The bankruptcy and district courts found support for an award of punitive damages. We find sufficient evidence to support this finding. The bankruptcy and district courts calculated the punitive damage award as 75% of the compensatory damages. Because we find that the district and bankruptcy courts significantly overstate the compensatory damages, we affirm the district court's order to remand
this case to the bankruptcy court to recalculate the punitive damage award.
A. Procedural Background
Appellant Fort Knox Bank sued Appellees Worth and Sandra Sallee in the Circuit Court of Hardin County, Kentucky. In its complaint, Fort Knox Bank alleged the Sallees had defaulted on a $575,000 promissory note secured by a mortgage. Fort Knox Bank asked for judgment on the note with accrued interest. It also asked that the property securing the note be sold and the proceeds be applied against the loan.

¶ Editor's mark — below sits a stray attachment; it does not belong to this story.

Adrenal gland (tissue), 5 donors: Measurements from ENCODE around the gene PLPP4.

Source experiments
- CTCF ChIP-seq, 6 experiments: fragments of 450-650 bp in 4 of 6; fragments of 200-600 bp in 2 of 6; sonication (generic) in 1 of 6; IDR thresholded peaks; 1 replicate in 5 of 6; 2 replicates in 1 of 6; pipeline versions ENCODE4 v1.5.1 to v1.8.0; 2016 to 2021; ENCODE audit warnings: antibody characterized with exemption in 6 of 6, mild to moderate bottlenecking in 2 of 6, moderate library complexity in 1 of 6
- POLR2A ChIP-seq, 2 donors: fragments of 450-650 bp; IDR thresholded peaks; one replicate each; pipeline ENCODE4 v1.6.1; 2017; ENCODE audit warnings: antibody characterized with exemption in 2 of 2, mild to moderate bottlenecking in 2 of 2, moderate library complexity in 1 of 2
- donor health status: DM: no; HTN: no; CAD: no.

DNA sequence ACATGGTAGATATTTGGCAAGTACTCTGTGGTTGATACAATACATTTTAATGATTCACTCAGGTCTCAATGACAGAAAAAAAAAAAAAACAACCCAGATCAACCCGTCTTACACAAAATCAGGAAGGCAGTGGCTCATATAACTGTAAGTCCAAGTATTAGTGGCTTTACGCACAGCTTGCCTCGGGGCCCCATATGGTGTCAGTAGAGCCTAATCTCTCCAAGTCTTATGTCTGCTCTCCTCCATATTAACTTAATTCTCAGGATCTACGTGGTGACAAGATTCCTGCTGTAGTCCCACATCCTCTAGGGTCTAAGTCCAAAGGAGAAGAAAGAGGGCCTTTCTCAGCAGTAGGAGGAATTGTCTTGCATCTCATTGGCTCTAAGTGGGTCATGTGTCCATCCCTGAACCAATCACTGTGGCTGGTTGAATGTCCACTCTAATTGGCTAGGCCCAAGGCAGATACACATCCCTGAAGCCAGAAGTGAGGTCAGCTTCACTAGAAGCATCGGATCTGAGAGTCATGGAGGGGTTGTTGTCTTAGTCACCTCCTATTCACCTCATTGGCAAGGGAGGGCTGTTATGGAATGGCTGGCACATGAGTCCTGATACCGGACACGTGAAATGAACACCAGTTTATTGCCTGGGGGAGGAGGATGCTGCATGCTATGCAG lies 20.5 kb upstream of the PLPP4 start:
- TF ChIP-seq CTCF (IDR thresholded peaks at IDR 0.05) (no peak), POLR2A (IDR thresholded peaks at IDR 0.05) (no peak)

The Sallees counterclaimed and then filed a petition for bankruptcy in the U.S. Bankruptcy Court for the Western District of Kentucky. The Sallees removed this lawsuit to bankruptcy court as an adversary proceeding related to a case under Title 11. See 28 U.S.C. § 1452 (2001). The Sallees then added a claim against third-party defendant/appellant Dickinson Financial Corporation ("Dickinson Financial"). Dickinson Financial was the corporate parent of Fort Knox Bank. The bankruptcy court had jurisdiction over this case under 28 U.S.C. §§ 157(b) and 1334(b) (2001).
After the bankruptcy court entered judgment against Fort Knox Bank, the appellants appealed to the district court, which reviewed the decision of the bankruptcy court under 28 U.S.C. § 158(a) (2001). The district court reversed in part and affirmed in part the bankruptcy court's judgment. Appellants Fort Knox Bank and Dickinson Financial then appealed to this Court and the Sallees cross-appealed.
B. Factual Background
Because this factually complex case comes upon appeal from the record made at the bankruptcy court, we rely upon the bankruptcy court's factual findings. 1
Appellant Fort Knox Bank was a small banking institution on and near the military post at Fort Knox, Kentucky. It offered unsophisticated banking services to military personnel and businesses in the surrounding community. At times relevant to this case, Dickinson Financial, a holding company, owned Fort Knox Bank. 2